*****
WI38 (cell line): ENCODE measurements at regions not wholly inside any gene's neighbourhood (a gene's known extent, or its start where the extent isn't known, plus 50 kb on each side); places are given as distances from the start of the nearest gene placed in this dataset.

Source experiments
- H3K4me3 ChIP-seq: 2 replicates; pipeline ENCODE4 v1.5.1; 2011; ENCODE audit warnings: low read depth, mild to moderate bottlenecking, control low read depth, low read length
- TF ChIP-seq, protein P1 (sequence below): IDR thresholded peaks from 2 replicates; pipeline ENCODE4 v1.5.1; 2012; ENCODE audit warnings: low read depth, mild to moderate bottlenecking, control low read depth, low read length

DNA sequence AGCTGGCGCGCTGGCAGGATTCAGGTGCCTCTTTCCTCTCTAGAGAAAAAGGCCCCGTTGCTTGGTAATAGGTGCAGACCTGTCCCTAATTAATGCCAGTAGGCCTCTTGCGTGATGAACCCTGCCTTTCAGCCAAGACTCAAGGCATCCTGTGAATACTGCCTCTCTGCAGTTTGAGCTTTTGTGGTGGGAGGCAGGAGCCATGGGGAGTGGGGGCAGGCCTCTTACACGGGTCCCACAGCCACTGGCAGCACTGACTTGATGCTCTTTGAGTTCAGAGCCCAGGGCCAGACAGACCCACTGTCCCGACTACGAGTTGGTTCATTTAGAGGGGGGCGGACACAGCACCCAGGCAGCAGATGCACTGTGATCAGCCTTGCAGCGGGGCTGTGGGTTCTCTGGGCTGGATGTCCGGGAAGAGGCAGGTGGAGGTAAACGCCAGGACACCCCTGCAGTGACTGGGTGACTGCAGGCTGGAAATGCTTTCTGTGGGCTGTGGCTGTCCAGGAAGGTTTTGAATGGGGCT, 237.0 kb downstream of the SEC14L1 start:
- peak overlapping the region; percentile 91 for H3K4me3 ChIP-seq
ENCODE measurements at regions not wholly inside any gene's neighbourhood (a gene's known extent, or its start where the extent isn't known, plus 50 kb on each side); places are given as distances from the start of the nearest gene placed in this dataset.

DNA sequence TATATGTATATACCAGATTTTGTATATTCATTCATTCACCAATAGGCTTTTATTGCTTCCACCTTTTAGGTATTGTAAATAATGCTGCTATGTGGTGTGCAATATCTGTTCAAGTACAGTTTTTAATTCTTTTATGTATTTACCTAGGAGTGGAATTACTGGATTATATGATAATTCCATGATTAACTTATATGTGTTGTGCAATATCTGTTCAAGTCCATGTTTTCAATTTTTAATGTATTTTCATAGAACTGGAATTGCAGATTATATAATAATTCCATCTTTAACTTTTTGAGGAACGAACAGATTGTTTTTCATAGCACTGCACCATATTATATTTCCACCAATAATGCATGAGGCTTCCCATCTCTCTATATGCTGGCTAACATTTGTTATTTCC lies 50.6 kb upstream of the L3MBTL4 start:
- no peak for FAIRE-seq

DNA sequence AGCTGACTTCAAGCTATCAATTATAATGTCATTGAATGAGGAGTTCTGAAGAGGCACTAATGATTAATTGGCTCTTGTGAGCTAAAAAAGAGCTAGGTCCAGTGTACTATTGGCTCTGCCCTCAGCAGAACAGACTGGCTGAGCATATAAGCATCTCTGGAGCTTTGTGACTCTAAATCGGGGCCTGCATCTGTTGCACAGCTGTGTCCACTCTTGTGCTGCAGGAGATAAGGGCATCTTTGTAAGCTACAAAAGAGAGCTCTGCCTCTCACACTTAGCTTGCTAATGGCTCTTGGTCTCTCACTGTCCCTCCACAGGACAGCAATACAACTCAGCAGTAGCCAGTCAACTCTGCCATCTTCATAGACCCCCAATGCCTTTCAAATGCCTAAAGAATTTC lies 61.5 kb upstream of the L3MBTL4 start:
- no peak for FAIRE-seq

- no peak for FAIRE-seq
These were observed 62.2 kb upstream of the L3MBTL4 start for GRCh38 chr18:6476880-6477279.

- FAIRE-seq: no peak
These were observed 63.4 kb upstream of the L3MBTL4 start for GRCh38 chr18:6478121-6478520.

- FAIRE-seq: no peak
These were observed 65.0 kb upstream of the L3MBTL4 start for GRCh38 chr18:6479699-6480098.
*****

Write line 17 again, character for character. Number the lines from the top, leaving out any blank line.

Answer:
These were observed 65.0 kb upstream of the L3MBTL4 start for GRCh38 chr18:6479699-6480098.